One interesting observation I’ve made over my three odd years of writing poetry is that time plays a very important, yet underestimated role in the writing and forming of a poem. This is something I suspect may be overlooked by a lot of people (myself included for a long time) and just wanted to dedicate a post to honouring it’s significance and either bring it to your attention or simply remind you of something you may have begun to take for granted even if you were aware of it.
I made this observation when I decided to experiment with my poetry and set myself the task of writing a poem with some restrictions. These were: 1) I could only write the poem when I was on the last bus home from Birmingham. 2) It had to be about my thoughts during these bus journeys. 3) As soon as I got off the bus I had to stop writing and not touch the piece until I was back on said bus (I broke this final rule once on the walk home from the bus stop but only to complete a line, I managed to forgive myself).
The results, I found, were very interesting. The piece had no real flow of narrative and was more like a scrap-book of a collection of thoughts and feelings. I’m not sure about anyone else but I could definitely tell where one bus journey ended and the next began. I realise it may partly be because I wrote it but even so I feel the shift in topic makes it quite apparent.
Now this is just a time frame of a couple of months. If you take this even further the effects become much greater. For example: When I was at Uni I wrote one of my earliest pieces about my best friend at the time. Basically about how much I loved and appreciated her as a friend etc. It’s been a few years since then and regrettably we’re no longer friends, the point being if I had chosen to write that piece now (or if I had only gotten half way through and decided to finish it now) it would be completely different or would take a very different turn respectively. The subject area is the same but the themes, tones and emotions of the piece would be drastically different.
Emotion in a piece is arguably the most affected because emotions are very fickle and transitory. You can go through a vast array in a short space of time. And as a lot of writers in general are inspired to write based on a strong emotion, whether or not they finish that piece of writing before the emotion has passed by can also make a vast difference on the piece. You may start writing something when you’re angry but not finish it, when you return to it a day/week/month/year later, chances are you wont feel that exact same emotion again (even if its similar) and so the piece could suddenly take an emotional and possibly even subjective turn.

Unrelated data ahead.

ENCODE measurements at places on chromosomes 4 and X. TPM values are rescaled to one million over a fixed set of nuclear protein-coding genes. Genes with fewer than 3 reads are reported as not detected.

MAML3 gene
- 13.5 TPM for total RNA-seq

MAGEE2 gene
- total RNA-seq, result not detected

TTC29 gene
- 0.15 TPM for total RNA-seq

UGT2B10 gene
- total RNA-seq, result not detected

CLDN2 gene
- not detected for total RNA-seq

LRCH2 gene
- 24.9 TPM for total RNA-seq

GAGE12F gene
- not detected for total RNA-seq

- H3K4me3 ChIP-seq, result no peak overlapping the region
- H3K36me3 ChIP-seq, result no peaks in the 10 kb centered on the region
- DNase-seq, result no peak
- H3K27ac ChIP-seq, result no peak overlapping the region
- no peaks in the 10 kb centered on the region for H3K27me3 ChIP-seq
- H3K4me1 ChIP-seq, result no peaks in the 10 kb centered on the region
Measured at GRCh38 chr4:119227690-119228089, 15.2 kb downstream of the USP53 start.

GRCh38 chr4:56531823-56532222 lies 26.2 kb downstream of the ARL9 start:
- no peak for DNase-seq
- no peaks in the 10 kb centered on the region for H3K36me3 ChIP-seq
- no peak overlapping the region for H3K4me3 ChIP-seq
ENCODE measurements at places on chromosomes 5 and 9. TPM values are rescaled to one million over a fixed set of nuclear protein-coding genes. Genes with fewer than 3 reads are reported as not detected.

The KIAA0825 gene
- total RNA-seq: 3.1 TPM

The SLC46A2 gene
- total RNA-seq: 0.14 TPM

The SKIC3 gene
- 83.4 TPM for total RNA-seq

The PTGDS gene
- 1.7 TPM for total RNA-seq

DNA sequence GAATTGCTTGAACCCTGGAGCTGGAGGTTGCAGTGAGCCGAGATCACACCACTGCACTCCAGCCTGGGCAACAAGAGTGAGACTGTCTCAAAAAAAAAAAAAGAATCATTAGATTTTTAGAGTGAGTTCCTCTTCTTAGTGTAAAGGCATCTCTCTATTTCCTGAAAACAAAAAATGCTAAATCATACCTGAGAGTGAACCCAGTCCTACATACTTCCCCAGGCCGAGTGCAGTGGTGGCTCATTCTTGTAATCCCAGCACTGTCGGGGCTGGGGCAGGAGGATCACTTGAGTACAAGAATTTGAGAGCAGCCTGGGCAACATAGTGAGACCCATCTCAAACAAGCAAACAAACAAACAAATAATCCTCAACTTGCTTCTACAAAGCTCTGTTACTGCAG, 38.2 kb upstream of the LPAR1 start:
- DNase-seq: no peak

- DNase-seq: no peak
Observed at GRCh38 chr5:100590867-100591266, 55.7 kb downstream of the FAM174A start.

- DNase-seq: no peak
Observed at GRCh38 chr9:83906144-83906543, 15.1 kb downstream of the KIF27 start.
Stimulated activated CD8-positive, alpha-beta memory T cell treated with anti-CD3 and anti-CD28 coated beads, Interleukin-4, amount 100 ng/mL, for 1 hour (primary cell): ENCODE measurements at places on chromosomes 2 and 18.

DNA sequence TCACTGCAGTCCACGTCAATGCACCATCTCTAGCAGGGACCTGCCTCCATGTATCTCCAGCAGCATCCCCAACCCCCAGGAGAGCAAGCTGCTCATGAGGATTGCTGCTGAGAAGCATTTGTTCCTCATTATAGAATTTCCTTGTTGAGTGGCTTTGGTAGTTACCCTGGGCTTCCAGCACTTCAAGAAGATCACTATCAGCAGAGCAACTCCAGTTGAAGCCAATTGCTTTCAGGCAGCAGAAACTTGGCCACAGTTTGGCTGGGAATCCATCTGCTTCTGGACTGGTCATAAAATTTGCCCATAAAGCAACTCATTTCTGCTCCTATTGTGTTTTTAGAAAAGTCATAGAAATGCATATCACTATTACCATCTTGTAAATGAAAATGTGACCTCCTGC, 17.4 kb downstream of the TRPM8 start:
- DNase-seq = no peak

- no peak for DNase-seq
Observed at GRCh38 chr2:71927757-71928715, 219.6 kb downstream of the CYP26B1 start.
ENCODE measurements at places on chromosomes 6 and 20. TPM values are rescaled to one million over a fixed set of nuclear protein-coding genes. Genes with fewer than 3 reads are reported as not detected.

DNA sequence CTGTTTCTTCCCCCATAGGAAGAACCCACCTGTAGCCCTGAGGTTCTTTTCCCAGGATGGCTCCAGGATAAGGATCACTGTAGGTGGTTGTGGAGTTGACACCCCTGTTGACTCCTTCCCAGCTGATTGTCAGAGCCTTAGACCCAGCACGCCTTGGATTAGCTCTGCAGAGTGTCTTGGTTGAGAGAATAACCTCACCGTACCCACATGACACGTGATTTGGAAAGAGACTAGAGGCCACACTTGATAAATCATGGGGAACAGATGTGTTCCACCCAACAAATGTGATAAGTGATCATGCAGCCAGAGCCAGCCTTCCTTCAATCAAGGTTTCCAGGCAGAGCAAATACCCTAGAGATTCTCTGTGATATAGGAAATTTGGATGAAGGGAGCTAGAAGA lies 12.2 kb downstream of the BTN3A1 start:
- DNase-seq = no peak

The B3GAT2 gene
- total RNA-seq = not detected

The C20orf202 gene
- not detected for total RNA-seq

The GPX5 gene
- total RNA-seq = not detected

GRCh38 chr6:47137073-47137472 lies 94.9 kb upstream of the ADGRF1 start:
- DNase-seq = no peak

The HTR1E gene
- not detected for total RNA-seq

The same can apply to opinions, beliefs, perspectives etc. If you start writing a piece about something based on your opinion or view of it (whether it be political, spiritual, humanistic etc). and then discard it for a few years and then return to it, your views, opinions, beliefs about that topic may have changed. People are constantly growing and evolving intellectually and spiritually. You may review some old writing and question how you could ever have had such a perspective and laugh at your younger self. Then you have a choice of whether to discard the piece, continue it but with your new perspective or re-write the piece completely.
The summation of this time vs poetry post is quite simple. I feel it’s important to consider how time affects your poetry. Whether you tend to write pieces in one sitting, over a period of days/weeks/months etc. and maybe experiment with that by trying to alter the amount of time you take to form a piece. Hopefully you’ll be able to learn more about your art and grow as an artist.